Food grade steels

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When you have to build a kitchen knife the choice of steel becomes limited especially if it is oriented to the sale where you have to use only certified steel.

In today’s post I want to talk about the latest authorized changes of theDecree 12 December 2007, No. 269 for the production of materials in contact with food (Only for Italy and EU).

In particular, stainless steels and if you are a maker who makes kitchen knives you absolutely have to do things according to the law and use only certified steels.

The search for food certificates

I did this research to get myself some kitchen knives for personal use and also for some friends that my asked and so I did a research that I want you to know to avoid the usual maker that uses steel for kitchen knives prohibited by law and then still wants to justify himself with bullshit from an ignorant person because doing a knife well does not mean knowing how some elements work on the human body.

What are the prohibited materials?

According to the aforementioned Decree, it is forbidden to market and use materials that are intended to come into contact with food substances or water intended for human consumption which are lead (or lead coated), zinc, tin or alloys composed of more than 10% lead.

Stainless steel, on the other hand, thanks to the exceptional properties that characterize it, make itperfect for a wide variety of food and beverage uses.

Certified steels

All steels that come into contact with food have been standardized.

“On December 11th the Ministerial Decree of August 6th 2015 was published in the Official Journal. 195 which modifies the art. 37 of Ministerial Decree 21/3/73 regarding the test conditions envisaged for measuring the specific global migration of Nickel, Chromium and Manganese for kitchen and table knives, providing a test with food simulant no more than 100 ° C but at 70 ° C, a condition more consistent with the normal conditions of use of these products, without prejudice to the guarantee for consumer health protection

The revision of the legislation, in force since 1973 and never amended despite the shortcomings highlighted by several parties, took place following the presentation of a request for regulatory review promoted and coordinated by Coltellerie Paolucci, with the sharing and support of over 20 companies in the sector and of FIAC ANIMA, through the realization of an accurate and substantial technical dossier.

The new regulation referred to in paragraph 4 of the art. 37 of Ministerial Decree 21/3/73, as amended, recognizes the specificities of the steels used for making knives, considerably reducing the problem of unexplained variability and unpredictability of results in analyzes conducted on products of the same type and ensures greater operational certainty for producers and sellers, while respecting the principle of protecting the health of the consumer, which in Italy is still guaranteed in a much more stringent manner than in all European countries. ”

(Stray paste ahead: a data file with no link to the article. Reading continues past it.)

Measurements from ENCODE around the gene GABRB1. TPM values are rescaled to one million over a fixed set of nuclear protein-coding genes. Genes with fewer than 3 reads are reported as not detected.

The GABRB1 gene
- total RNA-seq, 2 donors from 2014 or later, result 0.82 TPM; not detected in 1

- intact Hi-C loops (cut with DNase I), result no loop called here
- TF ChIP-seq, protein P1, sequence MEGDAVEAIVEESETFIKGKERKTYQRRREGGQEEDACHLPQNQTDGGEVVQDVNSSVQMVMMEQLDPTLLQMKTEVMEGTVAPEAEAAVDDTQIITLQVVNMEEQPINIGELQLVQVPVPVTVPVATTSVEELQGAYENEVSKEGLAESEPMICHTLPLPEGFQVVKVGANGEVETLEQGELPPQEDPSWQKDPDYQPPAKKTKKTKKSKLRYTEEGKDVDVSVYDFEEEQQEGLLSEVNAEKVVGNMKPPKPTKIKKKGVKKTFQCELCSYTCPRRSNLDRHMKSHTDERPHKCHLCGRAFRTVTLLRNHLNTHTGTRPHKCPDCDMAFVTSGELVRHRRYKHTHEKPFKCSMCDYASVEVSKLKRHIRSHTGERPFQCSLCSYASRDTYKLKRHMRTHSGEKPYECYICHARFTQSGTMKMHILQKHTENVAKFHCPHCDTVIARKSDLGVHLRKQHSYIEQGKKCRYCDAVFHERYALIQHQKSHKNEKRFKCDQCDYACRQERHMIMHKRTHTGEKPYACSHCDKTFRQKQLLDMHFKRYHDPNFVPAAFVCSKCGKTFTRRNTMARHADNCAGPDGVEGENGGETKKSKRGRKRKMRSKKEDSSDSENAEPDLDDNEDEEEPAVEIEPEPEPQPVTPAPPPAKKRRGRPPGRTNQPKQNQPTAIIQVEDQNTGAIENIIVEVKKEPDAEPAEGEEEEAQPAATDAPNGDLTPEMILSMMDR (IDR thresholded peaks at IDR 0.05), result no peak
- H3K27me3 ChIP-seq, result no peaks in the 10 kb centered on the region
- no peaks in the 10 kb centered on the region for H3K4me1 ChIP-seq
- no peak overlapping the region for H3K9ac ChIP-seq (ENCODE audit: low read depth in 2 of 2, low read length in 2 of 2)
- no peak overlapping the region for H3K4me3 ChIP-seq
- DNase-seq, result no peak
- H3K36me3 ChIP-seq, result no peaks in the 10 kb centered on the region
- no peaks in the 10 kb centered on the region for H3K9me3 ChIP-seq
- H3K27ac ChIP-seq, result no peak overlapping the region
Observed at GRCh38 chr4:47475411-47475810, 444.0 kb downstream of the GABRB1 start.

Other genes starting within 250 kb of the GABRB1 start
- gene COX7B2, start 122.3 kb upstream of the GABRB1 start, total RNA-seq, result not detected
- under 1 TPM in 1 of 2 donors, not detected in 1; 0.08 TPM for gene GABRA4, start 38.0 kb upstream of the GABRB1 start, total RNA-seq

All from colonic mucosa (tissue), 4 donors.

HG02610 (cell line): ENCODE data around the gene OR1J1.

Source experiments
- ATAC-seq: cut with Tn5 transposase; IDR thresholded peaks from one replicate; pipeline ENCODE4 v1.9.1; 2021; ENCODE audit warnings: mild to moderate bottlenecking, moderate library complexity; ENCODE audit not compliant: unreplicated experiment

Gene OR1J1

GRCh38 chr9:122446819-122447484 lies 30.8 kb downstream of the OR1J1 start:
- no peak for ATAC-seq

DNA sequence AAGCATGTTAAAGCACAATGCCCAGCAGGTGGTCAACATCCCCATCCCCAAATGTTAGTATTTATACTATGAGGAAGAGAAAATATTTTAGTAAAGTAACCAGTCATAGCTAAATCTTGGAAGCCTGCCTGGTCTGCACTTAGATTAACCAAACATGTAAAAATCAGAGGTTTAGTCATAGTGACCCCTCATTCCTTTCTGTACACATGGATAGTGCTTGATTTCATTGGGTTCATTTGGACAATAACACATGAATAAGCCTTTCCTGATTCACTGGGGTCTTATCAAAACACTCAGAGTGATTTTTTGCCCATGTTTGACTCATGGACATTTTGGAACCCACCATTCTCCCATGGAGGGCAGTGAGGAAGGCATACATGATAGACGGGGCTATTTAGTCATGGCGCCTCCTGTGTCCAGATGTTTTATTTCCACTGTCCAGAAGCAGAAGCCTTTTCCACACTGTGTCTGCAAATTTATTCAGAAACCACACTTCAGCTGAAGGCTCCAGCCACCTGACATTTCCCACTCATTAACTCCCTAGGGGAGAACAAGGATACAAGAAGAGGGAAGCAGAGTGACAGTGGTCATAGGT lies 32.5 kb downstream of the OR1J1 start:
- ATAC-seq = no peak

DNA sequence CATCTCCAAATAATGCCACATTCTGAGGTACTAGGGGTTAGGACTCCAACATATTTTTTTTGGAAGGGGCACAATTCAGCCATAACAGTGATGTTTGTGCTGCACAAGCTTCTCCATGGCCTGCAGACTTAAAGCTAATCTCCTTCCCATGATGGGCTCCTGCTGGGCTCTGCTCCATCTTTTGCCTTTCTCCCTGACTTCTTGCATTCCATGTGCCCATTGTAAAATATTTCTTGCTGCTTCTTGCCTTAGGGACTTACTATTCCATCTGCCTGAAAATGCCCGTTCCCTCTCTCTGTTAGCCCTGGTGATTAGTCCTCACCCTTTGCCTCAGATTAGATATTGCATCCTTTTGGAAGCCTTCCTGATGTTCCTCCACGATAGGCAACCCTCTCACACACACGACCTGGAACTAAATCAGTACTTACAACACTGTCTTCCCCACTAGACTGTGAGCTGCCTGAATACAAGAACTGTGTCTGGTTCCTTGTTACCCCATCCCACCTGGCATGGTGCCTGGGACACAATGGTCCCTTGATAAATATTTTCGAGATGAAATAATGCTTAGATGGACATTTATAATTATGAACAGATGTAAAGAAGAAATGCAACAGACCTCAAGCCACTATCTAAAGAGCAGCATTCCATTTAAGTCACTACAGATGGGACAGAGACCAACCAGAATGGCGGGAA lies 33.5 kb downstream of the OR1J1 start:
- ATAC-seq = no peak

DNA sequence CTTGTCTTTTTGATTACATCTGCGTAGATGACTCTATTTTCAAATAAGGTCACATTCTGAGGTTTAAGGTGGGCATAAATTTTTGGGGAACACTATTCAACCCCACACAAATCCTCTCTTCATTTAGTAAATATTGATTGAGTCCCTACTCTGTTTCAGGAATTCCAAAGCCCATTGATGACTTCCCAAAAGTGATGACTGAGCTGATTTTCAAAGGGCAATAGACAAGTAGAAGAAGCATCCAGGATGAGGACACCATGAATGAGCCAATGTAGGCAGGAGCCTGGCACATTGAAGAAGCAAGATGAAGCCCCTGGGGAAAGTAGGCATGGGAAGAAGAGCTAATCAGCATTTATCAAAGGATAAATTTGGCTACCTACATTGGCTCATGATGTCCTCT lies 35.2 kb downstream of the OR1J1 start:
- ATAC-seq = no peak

We then proceeded to evaluate the content of chromium, nickel and manganese released by the knife blade.

Limit values: Cr < 0,1 ppm – Ni < 0,1ppm– Mn < 0,1ppm

The steel batch certificate

When you buy a steelask for his certificate which should be included in any case.

The simple certificate 2.2 shows the casting number and the composition.

Specifically, the subject specifically requires the food certificate.

When you have your certificate in hand, you are calm and if you sell a food grade knife you must provide a copy of that certificate.

If the steelworks doesn’t give you the food certificate obviously that batch of steel is not certified for food contact.

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It is clear that if you buy an AISI 420 or an AISI 440no food certificate is required, since these are officially suitable steels for contact with food, you will only need the simple 2.2 certification that will testify to the composition of the alloy (420 or 440 in fact).

So what is very important if you have to sell the knifeis the 2.2 certificate from the steel mill.

What type of stainless steels to use?

The stainless steels that are normally used in the food industry are in the majority of the Austenitic series.

In particular of the type AISI 304 (EN 1,4301) and AISI 316 (EN 1.4401).

The first type of steel (AISI 304) is the most used while the second steel (AISI 316), which also contains molybdenum, has a high resistance to corrosion in a saline environment and my advice is to use it in particular cases.

Why stainless steel?

Stainless steel iswidely used in the food industry.

This, in fact,resists corrosioncaused by many foods and drinks.

In kitchen knives a key aspect is clearly the fact that stainless steel does not have to“contaminate”the food product in any way.

It is used to avoid changes in flavor, coloring of foods and soft drinks.

In addition to this determining factor, stainless steel is a material thatit is very easy to clean, ensuring hygiene during food processing in general. Lastly, stainless steel is resistant and can be “shaped” ad hoc in order to carry out the processing and storage of food.


If you have to make kitchen knives you have to abide by the rules and use only certified steels.

If it is a knife that you use for you it becomes your personal choice but if you have to give it or sell it to someone you have to be aware that you could also do something wrong even if the knife is beautiful and cuts like a razor.


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